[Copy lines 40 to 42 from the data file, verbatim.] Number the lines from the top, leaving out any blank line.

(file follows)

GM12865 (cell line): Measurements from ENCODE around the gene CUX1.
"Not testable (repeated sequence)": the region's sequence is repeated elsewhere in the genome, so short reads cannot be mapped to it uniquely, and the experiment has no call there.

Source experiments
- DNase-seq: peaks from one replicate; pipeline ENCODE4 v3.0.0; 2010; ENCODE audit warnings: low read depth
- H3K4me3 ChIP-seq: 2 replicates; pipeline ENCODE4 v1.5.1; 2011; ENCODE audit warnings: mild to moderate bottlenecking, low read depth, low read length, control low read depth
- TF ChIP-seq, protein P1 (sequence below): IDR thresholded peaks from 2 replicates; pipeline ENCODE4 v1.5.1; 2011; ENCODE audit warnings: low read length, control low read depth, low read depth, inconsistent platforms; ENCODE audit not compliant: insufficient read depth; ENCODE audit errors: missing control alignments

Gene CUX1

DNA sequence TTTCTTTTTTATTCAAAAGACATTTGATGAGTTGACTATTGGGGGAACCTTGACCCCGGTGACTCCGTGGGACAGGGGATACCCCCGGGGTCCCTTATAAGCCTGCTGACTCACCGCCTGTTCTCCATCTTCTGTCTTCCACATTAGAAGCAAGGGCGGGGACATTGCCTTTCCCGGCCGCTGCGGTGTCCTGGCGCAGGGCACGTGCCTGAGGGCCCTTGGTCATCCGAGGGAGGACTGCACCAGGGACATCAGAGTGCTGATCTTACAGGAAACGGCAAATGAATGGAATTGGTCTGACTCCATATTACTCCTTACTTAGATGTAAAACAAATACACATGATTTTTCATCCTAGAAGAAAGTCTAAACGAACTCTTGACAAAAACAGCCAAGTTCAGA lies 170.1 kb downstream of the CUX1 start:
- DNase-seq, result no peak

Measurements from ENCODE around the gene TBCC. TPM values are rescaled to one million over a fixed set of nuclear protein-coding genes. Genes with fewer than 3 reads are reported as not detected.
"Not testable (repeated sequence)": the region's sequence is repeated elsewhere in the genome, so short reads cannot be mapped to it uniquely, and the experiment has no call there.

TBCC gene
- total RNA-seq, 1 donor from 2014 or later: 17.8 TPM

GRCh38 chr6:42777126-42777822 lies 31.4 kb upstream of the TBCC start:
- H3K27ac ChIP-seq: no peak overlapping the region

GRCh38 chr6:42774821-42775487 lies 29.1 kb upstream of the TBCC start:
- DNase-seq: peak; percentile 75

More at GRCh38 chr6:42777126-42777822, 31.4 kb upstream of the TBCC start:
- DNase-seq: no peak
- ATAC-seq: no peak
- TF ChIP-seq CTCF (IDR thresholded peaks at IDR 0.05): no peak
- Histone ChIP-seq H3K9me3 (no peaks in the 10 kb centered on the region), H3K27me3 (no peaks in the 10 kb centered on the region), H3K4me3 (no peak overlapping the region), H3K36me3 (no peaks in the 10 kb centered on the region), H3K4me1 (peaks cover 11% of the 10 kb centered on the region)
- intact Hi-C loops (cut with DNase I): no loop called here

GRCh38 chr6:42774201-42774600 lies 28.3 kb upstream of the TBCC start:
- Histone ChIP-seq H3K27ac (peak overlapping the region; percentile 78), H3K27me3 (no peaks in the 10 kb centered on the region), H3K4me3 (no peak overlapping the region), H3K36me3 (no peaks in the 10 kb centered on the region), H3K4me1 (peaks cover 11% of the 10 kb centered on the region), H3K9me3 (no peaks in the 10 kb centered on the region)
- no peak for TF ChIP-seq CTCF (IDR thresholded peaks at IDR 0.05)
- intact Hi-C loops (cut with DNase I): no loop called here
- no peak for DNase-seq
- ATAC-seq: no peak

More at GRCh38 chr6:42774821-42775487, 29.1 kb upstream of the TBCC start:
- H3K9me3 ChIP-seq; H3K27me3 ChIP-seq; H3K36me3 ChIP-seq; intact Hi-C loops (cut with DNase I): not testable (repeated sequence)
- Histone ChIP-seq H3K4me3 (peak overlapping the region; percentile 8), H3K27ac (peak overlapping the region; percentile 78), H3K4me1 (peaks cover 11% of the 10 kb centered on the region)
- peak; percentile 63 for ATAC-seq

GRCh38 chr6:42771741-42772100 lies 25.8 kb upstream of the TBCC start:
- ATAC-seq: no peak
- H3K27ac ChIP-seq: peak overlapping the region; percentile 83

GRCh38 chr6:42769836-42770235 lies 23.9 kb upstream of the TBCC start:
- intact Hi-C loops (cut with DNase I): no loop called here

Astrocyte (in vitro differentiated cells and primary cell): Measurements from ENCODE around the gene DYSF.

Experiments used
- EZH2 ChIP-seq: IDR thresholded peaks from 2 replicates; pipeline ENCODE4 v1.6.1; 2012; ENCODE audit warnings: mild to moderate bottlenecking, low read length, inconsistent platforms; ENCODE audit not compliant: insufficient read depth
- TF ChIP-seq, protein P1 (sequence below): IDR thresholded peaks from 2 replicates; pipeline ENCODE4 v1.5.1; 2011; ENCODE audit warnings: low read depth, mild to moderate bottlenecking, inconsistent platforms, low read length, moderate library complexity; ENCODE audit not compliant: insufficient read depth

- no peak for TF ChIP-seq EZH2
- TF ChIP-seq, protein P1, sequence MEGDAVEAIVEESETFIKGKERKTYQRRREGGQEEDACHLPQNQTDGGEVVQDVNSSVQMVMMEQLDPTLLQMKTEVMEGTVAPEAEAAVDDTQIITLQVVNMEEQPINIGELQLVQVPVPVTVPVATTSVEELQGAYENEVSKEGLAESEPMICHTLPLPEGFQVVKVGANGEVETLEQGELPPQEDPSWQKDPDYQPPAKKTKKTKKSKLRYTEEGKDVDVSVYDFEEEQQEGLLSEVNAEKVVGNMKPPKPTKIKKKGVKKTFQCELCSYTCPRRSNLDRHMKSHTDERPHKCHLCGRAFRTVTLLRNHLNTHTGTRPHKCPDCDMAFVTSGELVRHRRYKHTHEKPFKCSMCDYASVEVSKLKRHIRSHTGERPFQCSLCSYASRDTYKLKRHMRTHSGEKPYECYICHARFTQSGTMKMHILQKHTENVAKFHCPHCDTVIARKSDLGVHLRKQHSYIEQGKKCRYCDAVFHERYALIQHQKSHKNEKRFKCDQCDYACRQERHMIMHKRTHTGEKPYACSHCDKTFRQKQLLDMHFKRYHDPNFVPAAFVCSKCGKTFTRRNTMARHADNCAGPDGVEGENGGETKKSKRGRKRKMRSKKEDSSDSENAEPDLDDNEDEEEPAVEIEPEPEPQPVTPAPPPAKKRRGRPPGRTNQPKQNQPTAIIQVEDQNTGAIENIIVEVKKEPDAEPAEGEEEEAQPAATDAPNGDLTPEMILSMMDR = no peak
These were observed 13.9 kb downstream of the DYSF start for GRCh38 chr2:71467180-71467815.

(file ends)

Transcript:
Experiments used
- EZH2 ChIP-seq: IDR thresholded peaks from 2 replicates; pipeline ENCODE4 v1.6.1; 2012; ENCODE audit warnings: mild to moderate bottlenecking, low read length, inconsistent platforms; ENCODE audit not compliant: insufficient read depth
- TF ChIP-seq, protein P1 (sequence below): IDR thresholded peaks from 2 replicates; pipeline ENCODE4 v1.5.1; 2011; ENCODE audit warnings: low read depth, mild to moderate bottlenecking, inconsistent platforms, low read length, moderate library complexity; ENCODE audit not compliant: insufficient read depth